It’s a foggy fall morning, and standing atop Mount Cardeto on the east coast of central Italy, I can barely make out the deep blue of the Adriatic Sea. As I look out toward the cliff’s edge, what I do see is a vast, grassy slope dotted with gravestones. Most of the stones are circular — thick, stubby posts with decorative tops — and are engraved in Hebrew, though some are in Italian. Many are lopsided, having settled part way into the ground over the hundreds of years since they were first erected.
This hilltop cemetery — used continuously from the early 1500s to 1863 — is in the port city of Ancona, which in 2004 completed a massive restoration of its Campo degli Ebrei (Field of Jews). In all, more than 1,000 gravestones were recovered, including hundreds that had fallen into the sea. The information carved on them — name, lifespan, place of birth, occupation, names of other family members, etc. — has been entered into a digital archive that visitors can now search on-site.
The size of the cemetery attests to a once-vibrant Jewish presence in the area. The scope of its restoration attests to something altogether different: a recent interest in, and support for, uncovering and preserving the Jewish past in Italy.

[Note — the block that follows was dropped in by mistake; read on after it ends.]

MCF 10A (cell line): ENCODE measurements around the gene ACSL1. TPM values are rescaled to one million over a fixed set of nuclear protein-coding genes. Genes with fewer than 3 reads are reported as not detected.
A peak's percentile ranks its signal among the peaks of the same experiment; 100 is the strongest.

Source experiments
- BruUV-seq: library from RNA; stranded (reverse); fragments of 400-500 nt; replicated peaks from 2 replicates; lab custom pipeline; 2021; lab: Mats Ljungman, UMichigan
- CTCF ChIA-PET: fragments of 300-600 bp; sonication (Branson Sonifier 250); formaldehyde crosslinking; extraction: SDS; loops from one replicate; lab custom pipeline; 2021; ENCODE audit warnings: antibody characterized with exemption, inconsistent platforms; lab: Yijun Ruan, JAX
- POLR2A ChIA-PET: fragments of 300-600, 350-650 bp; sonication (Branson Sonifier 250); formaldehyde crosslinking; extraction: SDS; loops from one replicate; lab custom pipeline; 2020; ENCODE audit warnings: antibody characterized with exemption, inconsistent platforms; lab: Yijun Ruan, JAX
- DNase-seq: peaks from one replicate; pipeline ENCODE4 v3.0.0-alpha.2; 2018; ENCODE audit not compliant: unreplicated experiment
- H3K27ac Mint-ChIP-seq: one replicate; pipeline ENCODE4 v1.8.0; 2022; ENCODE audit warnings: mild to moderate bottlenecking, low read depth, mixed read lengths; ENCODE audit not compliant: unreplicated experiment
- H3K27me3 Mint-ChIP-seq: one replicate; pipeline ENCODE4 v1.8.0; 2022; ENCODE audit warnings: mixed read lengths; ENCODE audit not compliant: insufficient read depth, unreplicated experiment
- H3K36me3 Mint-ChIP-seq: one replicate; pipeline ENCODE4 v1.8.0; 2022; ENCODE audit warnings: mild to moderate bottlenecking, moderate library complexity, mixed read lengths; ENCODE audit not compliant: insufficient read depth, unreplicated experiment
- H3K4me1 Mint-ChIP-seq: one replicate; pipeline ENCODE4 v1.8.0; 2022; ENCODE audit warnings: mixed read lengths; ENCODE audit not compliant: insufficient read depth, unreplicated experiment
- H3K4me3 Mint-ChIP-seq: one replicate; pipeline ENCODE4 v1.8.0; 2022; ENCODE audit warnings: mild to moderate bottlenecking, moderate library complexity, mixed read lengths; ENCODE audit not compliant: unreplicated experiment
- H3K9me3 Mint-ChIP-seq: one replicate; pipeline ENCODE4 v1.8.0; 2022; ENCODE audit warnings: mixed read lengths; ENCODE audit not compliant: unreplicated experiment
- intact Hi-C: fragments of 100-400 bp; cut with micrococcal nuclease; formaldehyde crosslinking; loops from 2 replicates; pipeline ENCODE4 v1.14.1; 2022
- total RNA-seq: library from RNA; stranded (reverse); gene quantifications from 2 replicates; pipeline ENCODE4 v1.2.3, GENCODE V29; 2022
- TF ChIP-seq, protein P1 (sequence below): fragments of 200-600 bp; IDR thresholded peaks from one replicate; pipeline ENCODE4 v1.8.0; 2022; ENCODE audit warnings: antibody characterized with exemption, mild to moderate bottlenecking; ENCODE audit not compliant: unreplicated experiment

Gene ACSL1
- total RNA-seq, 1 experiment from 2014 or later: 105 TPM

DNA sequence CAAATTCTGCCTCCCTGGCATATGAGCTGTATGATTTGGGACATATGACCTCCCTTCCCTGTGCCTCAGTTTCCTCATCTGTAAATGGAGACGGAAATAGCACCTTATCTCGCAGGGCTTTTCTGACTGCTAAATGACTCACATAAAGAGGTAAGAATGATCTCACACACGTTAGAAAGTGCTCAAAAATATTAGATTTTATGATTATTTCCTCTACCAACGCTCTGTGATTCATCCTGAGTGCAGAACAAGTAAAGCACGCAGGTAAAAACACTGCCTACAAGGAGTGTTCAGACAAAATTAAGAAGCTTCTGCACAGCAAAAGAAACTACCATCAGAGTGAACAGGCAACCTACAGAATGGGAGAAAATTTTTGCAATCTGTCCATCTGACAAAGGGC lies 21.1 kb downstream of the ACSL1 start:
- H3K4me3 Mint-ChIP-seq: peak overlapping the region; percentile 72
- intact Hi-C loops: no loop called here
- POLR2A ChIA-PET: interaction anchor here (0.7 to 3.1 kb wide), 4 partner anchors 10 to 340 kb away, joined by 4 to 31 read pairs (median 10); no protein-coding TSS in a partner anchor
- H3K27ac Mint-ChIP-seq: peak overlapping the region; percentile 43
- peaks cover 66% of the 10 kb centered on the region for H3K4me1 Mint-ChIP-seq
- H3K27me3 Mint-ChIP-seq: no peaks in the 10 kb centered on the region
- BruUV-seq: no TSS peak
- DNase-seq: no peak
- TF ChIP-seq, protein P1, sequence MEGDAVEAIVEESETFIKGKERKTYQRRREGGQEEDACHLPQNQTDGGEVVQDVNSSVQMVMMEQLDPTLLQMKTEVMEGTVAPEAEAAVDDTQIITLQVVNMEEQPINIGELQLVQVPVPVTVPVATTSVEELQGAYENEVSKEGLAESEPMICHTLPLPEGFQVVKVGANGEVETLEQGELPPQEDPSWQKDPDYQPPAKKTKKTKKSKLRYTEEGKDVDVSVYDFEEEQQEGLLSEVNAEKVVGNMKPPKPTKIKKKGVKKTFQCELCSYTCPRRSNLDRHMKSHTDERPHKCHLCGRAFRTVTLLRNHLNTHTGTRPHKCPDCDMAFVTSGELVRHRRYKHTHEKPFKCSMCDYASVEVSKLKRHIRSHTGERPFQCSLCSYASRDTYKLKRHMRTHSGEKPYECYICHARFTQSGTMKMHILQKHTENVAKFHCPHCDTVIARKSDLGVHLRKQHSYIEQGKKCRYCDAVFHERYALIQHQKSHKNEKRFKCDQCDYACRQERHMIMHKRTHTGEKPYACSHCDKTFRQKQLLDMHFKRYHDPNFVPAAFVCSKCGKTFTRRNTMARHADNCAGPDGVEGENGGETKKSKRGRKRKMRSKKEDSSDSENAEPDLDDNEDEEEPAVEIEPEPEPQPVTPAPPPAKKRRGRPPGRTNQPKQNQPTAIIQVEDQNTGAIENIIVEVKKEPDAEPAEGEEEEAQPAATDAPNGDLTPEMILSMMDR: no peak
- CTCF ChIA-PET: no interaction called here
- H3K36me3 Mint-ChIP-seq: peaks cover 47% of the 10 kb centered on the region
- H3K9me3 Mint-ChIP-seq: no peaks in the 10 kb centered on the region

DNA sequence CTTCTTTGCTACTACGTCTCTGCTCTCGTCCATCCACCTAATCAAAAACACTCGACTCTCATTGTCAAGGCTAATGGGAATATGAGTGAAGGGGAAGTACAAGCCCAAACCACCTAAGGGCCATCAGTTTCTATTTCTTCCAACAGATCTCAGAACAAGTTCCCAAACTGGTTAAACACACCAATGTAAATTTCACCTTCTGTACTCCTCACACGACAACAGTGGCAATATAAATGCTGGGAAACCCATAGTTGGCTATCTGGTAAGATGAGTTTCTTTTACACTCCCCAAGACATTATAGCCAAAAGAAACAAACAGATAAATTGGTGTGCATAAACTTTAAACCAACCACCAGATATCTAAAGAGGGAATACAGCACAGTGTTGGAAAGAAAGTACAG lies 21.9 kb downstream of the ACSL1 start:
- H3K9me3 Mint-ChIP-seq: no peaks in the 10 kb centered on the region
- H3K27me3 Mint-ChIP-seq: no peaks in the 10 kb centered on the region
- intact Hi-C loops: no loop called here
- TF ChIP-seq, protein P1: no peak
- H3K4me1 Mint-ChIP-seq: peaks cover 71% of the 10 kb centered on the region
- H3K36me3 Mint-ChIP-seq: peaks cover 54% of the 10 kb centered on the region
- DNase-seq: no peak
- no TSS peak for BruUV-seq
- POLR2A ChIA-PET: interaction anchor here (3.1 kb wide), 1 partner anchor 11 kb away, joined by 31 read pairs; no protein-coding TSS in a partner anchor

Which is what brings me here. The Primo Levi Center in New York — an organization that supports research on historical and contemporary Jewish life in Italy — along with the Italian tourism bureau, has brought a group of American journalists to two regions in Italy, places where Jewish history and artifacts have often gone unnoticed. On our six-day journey, scholars, curators and Jewish community members guide us through towns in Marche, along the country’s central Adriatic coast, and in Apulia, a southern region that extends through the heel of Italy’s boot.
In Ancona, a city in Marche, Jews played a vital role in the economy, especially during the 15th and 16th centuries. They were merchants and traders of the many commodities that passed through the busy port; they were also artisans, craftsmen and moneylenders. In other Marche towns, Jews enjoyed periods of similar success, albeit with variations due to local economy or rule: Jews in Pesaro and Urbino enjoyed periodic protections under some of the Montefeltro dukes, while Jews in the free port of Senigallia prospered from the Fiera della Maddalena, one of Europe’s largest market fairs.